This autobiography starts in the 1940's and describes the way it was to grow up in a racist society. Anne speaks of the poverty,illegitimacy, police brutality,lynchings and the ugliness she had to face. She had the courage to participate in sit ins, demonstrations and to speak up for what she believed in. This book is a must read for anyone interested in the brutality of the south during the movement. Medgar Evers and Martin Luther King are also a part of this fine book.
A thought provoking classic autobiography of growing up poor and black in the rural south during the 1940s and 50s by Anne Moody. Vividly told, this is a real page turning that shows how much things have changed in the last 50 and 60 years, and how much things (sadly) have stayed the same. I was born during the mid-60s so don't remember this era, and this book is the most thoroughly educational on the trials of civil rights movement I've read. I was truly moved.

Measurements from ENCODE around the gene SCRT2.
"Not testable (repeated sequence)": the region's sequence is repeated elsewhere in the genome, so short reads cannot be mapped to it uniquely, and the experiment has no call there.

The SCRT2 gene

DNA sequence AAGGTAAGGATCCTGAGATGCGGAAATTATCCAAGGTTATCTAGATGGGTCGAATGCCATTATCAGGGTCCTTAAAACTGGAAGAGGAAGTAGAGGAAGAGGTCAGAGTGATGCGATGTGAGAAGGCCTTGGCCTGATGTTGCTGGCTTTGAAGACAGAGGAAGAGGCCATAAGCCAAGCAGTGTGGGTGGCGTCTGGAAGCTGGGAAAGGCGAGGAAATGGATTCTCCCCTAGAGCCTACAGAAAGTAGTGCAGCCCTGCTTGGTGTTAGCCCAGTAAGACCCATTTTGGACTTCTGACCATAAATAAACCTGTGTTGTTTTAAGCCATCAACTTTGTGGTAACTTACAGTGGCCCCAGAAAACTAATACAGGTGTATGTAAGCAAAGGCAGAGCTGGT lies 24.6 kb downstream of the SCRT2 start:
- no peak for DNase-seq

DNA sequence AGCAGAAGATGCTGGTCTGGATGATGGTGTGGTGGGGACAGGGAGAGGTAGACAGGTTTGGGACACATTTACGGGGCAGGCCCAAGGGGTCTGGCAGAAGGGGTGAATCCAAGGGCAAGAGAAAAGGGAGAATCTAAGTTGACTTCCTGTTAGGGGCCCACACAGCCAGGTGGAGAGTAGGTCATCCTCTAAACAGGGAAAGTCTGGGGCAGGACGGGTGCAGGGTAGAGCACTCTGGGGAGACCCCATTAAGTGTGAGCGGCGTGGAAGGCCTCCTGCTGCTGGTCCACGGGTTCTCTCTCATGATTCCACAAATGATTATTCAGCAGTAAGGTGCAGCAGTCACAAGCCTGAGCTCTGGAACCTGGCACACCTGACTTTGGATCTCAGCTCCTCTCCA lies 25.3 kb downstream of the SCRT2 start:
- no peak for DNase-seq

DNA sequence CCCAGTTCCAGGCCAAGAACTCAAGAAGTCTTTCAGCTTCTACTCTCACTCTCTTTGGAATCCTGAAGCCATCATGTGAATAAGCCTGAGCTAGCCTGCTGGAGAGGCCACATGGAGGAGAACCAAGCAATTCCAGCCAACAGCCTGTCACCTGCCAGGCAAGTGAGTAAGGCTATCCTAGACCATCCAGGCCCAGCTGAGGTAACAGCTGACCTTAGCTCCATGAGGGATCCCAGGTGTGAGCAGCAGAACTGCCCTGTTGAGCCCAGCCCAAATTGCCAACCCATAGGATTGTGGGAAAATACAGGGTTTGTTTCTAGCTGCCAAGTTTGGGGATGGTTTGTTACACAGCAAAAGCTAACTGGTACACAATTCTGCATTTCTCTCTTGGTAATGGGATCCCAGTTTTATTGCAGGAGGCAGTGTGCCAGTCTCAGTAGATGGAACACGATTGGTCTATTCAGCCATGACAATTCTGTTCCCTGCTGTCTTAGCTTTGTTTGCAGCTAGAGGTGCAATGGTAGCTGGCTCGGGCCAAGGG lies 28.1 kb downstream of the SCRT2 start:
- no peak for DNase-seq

Very enlightening and distrubing account of the authors grwoing up in Missisppi.
This is a great story of an african american girl growing up in a hostile south. She isn't a slave but sometimes it felt like it. I highly recommend this book to anyone intersted in the south's history toward african americans.
This is a fascinating autobiography. Anne Moody is a very strong woman and stood up against Mr. Charlie-- often when no other Negro would. I think this is a must have for anyone interested in studying the Civil Rights movement. It's a unique ground-based view of the movement that really ties events together and shows how the movement was in areas besides Birmingham.
The prose isn't that hard to read, and while it is an extremely interesting book, it isn't exactly a page turner. That being said, it's an excellent book.